Ten years after The Young Savages, Burt Lancaster was doing what many of his contemporaries were doing, making Westerns. Especially after The Wild Bunch, westerns were the most commercially viable films for male stars of Lancaster's generation. In Lancaster's case this also meant doing films that still served as a form of social commentary. Buford makes it interesting to speculate on what Valdez is Coming could have been. The film originally was planned to star Marlon Brando in the title role, with Lancaster as his nemesis, Tanner, with direction by Sydney Pollack. Pollack and Lancaster had worked several times previously. The screenplay is credited to longtime Pollack collaborator David Rayfiel, and Roland Kibbee, an associate of Lancaster's since Ten Tall Men in 1951.
Based on a novel by Elmore Leonard, none of the characters are the likeable sleazebags of Leonard's crime novels. Bob Valdez is a constable who is manipulated into killing an innocent man by Tanner. Attempting to collect one hundred dollars to benefit the innocent man's wife, Valdez finds himself shooting it out with Tanner's men and kidnapping Tanner's wife. The film is not particularly visually interesting with novice film director Edwin Sherin doing better work on television, most notably Law and Order. With Lancaster as Valdez, the role of Tanner went to Jon Cypher. In this film, Cypher looks suspiciously like a thinner version of Lancaster, with the sideburns and mustache similar to how Lancaster appeared in The Leopard. One could argue that the oppressed Indians and Mexicans of Valdez is Coming are the American equivalent to Visconti's poor Sicilians.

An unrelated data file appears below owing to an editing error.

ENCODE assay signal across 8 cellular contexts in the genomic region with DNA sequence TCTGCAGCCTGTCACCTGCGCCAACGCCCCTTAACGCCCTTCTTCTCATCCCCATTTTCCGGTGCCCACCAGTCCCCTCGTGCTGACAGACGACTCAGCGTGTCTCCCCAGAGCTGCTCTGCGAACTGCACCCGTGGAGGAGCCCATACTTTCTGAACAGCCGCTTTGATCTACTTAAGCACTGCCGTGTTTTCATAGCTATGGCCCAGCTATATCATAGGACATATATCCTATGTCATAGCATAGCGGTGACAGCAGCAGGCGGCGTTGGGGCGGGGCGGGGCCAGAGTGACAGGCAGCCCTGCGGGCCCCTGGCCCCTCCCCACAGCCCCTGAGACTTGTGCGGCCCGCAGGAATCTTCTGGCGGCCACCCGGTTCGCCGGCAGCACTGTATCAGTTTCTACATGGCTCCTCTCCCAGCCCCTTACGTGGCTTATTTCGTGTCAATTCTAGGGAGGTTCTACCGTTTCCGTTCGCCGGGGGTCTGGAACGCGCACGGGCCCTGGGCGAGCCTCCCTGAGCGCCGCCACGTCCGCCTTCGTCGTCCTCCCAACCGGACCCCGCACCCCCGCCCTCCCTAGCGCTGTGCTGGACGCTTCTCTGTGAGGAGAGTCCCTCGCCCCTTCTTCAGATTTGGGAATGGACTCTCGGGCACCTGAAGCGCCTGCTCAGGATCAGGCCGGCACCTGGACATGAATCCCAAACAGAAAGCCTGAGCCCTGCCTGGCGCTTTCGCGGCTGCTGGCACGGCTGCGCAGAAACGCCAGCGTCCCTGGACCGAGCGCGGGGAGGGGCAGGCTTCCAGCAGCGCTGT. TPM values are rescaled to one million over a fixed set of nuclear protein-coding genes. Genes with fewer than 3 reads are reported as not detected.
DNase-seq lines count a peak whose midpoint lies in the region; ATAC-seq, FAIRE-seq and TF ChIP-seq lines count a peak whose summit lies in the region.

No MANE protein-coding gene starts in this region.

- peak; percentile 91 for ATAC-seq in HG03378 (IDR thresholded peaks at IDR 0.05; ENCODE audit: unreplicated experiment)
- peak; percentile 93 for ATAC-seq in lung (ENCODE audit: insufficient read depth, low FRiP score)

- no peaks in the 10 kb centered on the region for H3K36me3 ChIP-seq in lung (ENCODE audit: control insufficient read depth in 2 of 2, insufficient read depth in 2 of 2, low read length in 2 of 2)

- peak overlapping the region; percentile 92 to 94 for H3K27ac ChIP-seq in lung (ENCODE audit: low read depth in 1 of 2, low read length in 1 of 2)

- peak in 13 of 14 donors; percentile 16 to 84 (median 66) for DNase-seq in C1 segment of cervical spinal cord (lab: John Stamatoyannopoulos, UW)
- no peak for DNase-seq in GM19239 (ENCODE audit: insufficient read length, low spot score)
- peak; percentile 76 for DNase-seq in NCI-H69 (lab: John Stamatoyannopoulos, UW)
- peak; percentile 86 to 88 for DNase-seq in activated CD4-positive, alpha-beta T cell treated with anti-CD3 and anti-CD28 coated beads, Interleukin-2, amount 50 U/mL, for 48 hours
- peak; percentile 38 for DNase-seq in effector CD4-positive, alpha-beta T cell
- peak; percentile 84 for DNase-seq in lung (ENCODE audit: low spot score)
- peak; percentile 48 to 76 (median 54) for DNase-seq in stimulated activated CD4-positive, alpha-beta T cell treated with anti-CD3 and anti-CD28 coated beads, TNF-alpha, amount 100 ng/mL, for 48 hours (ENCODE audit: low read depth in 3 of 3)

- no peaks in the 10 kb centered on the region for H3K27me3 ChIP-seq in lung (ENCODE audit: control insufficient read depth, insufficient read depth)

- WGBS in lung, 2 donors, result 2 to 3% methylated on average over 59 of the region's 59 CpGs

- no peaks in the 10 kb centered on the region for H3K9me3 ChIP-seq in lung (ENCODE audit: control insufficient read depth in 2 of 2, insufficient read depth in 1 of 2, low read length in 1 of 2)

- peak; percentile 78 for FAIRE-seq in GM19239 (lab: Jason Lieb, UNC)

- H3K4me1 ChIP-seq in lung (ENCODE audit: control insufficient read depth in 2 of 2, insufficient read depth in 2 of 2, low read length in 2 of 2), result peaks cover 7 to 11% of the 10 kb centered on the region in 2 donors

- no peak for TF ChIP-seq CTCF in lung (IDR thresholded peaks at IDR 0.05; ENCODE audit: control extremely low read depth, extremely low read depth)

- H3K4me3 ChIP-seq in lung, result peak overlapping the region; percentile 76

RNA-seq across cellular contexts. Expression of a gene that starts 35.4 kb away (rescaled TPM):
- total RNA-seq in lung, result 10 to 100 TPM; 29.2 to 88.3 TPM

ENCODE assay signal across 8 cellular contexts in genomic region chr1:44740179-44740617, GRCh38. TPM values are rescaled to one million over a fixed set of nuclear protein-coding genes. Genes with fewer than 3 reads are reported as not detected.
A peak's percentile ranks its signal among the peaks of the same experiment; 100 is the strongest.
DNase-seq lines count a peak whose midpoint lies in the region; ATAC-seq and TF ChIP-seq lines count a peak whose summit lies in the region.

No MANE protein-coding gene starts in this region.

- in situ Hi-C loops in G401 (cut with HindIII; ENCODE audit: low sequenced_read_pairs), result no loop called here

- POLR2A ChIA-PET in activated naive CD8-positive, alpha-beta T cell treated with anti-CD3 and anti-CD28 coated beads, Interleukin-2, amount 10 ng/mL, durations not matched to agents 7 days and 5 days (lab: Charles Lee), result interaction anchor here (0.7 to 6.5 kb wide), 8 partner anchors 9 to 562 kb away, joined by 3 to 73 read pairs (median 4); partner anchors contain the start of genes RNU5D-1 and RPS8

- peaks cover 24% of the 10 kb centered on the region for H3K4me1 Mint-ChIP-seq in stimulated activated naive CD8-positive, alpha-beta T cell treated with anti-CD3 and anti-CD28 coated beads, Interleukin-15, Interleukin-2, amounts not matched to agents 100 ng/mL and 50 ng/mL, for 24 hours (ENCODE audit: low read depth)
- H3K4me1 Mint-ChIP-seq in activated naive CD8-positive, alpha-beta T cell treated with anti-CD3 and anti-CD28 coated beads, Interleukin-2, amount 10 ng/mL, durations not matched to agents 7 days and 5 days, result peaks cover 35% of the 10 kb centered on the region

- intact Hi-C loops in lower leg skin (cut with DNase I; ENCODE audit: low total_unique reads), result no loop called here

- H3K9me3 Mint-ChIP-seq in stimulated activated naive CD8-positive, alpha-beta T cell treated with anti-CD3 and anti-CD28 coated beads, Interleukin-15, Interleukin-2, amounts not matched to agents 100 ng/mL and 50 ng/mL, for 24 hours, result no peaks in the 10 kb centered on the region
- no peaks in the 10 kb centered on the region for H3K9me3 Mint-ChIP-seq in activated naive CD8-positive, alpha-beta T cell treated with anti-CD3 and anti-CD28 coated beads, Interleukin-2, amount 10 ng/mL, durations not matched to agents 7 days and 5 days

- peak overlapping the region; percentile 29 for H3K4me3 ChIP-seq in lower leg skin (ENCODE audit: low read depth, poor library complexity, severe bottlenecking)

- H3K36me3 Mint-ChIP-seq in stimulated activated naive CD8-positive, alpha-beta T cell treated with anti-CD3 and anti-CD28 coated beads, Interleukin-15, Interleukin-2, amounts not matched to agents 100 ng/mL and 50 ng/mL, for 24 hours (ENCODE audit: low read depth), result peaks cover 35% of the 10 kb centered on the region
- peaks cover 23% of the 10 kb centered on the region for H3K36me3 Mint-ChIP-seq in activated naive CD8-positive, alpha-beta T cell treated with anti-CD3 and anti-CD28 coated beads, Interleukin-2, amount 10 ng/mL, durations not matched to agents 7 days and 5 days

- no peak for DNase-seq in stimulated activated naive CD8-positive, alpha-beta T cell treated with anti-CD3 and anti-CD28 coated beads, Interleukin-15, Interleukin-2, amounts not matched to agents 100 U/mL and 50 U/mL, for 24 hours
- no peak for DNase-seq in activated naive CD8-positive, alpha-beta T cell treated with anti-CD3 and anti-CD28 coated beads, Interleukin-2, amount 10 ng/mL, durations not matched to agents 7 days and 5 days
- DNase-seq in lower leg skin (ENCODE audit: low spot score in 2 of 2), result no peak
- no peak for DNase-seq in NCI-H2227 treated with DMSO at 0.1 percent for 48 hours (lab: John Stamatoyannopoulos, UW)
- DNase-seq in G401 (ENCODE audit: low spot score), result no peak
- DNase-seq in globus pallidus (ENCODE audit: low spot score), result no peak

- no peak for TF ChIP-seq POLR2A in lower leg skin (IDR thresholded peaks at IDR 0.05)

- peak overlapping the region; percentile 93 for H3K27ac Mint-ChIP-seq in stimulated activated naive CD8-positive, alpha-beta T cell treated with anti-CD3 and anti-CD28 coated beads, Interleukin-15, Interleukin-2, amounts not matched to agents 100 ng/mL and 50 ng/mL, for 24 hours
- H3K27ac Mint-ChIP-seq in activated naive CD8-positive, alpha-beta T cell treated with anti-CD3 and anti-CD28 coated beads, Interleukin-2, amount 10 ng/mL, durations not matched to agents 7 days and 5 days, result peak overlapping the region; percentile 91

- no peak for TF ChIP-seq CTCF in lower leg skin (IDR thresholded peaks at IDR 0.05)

Lawman is interesting for watching Lancaster with veterans Robert Ryan (the second of three films together), Lee J. Cobb and Joseph Wiseman. Michael Winner was a bit zoom happy with this film, his first of two with Lancaster. Lancaster is the marshal who comes to the town of Sabbath to collect several men wanted for an accidental murder. Lancaster's character has echoes of his previous roles in Gunfight at the O.K. Corral and Vera Cruz. Ultimately, the ending undermines Lancaster's declaration of movies being "the hero business".
As inconsistent as his films after Airport were, Lancaster remained interesting to watch. I remember seeing Cattle Annie and Little Britches in a theater where it played with no advertising. Being part of the audience was like being in a secret club, with members with special knowledge. I'm not sure how meaningful Burt Lancaster is to a generation that knows him mostly as an old guy in Field of Dreams, but in his words: "We're all forgotten sooner or later. But not films. That's all the memorial we should need or hope for."
Posted by peter at August 10, 2005 07:01 PM
Girlfriend of mine walked up to me the day after she saw From Here to Eternity, and said "Burt Lancaster! why did no one ever tell me about this man? I don't think I have EVER seen a sexier man in any movie!"
Off-screen he reportedly wasn't much of a catch. But in a movie ... hubba, hubba, hubba.
Great actor too. Guess I shouldn't forget to mention that. ;)
Posted by: Campaspe at August 11, 2005 05:32 PM